f you’re looking for a pure hardcore off-road vehicle that can match the domineering presence of luxury cars like the Audi a61 and the BMW 5 series, the Toyota Prado is surely up to snuff. But with many hours of driving ahead of you, it’s crucial to consider how much its maintenance could cost you in the long run.
In this article, Car Expert look at whether or not the Toyota Prado is expensive to maintain. But before we do the math, let’s discuss what this SUV has to offer.
Toyota Prado in a nutshell
The Toyota Land Cruiser Prado feels well-made on the inside just as it does outside—no loose fittings, squeaks, or weak points. And just like any Toyota, its interior is so practical in the sense that it offers plenty of storage space around the cabin and across all its three rows.
In terms of dimensions, it has a 2790mm wheelbase, and it’s 1885mm wide, 1890mm high and 2265kg in weight. While the SUV is 4825mm long, its spare mounted underneath pushes out its overall length to 4995mm.
Inside the SUV is a 2.8-liter, four-cylinder turbo-diesel engine that produces 130kW at 3400rpm and 450Nm from 1600-2400rpm. Its pairing with the six-speed auto is a great combination, although it sometimes falls short in real-world applications.
How much does it cost to maintain the Toyota Prado?
If you’ve just bought your Toyota Prado, you can expect its servicing to cost around $240 per visit for the next three years. Cheap? Yes, although Toyota wants to see you every six months or 10,000 kilometers—not the usual 12 months– to keep the logbook up to speed. If you do as Toyota recommends and have them check up on your Prado once every six months, then expect your servicing costs to skyrocket to about $3602 over the span of five years. That’s an average of $720 per year!
Hard on your pocket? Well, yes. But still cheap for a car which, to some extent, can be considered a luxury car that’s no less than Audia61 or BMW 5 series.
Let’s take the Prado 2700, which has a current price of more than $65,000. Most consumers purchase this car primarily for its stability, domineering appearance, and high retention rate, which is understandable since Prado really does have advantages in all these aspects. Aside from it has face when driving out, it can also sell more when it’s time to sell it. But is it really more affordable to purchase this SUV than the luxury cars of Toyota’s competition?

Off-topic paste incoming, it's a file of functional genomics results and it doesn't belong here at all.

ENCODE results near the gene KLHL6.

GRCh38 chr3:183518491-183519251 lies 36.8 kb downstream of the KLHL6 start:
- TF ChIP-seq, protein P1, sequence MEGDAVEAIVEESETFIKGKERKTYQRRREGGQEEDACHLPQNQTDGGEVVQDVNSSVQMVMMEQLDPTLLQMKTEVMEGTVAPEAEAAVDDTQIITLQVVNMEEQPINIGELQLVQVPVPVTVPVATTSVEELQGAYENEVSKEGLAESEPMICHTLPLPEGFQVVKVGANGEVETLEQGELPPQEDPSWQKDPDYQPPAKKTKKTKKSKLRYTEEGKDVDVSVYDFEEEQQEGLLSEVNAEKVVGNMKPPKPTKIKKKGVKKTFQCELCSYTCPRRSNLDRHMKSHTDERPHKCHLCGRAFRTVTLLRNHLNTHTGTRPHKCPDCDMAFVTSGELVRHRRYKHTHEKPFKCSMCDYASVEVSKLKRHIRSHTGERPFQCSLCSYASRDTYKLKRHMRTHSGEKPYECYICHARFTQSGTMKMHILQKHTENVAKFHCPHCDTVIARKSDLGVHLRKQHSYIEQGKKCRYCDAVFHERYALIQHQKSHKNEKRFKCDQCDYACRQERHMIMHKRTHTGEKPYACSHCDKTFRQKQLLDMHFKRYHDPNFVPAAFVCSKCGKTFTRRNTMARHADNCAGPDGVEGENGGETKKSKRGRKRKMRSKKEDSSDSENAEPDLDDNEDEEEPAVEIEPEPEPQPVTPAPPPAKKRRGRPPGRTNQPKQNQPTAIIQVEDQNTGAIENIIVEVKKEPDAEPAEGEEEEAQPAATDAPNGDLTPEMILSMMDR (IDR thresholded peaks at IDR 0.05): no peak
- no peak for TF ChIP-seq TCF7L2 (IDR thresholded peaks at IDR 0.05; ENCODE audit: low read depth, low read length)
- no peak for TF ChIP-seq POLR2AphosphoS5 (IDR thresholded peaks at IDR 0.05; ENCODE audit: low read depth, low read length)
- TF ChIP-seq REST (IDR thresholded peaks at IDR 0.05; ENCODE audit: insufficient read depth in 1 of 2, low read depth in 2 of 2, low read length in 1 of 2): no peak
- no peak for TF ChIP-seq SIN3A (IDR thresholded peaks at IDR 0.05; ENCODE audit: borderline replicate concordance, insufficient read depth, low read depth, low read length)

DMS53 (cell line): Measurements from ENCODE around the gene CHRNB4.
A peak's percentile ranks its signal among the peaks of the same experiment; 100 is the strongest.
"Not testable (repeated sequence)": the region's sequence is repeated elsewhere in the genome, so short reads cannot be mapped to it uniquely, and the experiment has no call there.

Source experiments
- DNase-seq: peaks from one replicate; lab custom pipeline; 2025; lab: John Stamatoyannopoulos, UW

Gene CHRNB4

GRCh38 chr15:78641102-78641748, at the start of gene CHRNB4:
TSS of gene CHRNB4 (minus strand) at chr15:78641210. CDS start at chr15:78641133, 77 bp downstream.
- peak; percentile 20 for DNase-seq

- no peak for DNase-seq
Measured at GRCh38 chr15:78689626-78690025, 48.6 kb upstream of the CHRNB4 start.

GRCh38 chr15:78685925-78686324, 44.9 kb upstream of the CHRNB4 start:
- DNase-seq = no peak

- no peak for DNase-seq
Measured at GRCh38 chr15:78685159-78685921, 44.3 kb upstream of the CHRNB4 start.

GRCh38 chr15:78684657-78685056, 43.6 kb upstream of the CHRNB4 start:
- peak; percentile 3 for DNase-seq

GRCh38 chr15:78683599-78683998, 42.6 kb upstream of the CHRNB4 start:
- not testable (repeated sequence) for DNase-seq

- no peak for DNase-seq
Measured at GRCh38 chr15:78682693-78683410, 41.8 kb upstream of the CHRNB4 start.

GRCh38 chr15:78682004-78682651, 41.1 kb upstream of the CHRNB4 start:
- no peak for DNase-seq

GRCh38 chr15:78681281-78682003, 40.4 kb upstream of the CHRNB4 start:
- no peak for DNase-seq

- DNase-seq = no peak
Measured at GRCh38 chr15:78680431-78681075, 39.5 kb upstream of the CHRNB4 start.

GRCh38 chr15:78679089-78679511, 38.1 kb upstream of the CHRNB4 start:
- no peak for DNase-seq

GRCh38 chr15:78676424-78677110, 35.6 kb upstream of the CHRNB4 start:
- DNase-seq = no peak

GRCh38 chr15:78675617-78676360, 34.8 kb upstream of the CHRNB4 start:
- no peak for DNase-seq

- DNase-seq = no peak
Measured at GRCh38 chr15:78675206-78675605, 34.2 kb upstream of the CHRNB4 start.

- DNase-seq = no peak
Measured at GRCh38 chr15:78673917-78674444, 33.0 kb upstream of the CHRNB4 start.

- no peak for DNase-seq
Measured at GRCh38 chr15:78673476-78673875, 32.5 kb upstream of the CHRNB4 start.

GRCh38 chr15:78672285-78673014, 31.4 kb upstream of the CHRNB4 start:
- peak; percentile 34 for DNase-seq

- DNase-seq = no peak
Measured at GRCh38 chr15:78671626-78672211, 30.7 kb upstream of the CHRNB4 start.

When it comes to maintenance cost, the Prado 2700 is a 5,000-kilometer maintenance, quite small for its range. It also takes about $150 to change its oil filter processing time. For a 40,000-kilometer maintenance, changing its oil, four filters, gearbox oil, differential oil, brake oil and power steering oil, already costs at least $565, bringing its total maintenance cost for the first 60,000 kilometers to about $2,300.
On top of the maintenance, you also need to consider your Prado’s fuel consumption. It’s safe to say that the average comprehensive fuel consumption of this SUV per 100 kilometers is about 15 liters. The annual mileage is calculated at 15,000 kilometers. With the fuel price calculated at around $1 per liter, the fuel consumption in one year is more than $2,000.
But that’s not all about it.
There’s insurance, car washing, tolls, and other maintenance costs. Insurance, which covers car damage, compulsory insurance and vehicle tax, will cost you more than $1,000 in one year. Quite unsurprisingly, only three of 500,000 Toyota Prado owners purchase insurance every year.
All things considered, the three basic costs of maintaining a Toyota Prado is about $4,000 a year. Steep, yes, but not as pricey as maintaining other SUVs in its range. Moreover, the Prado does not need to be repaired every now and then so you can rest assured that its value retention rate is higher. Overall, the Toyota Prado is quite an advantage for the long haul money-wise.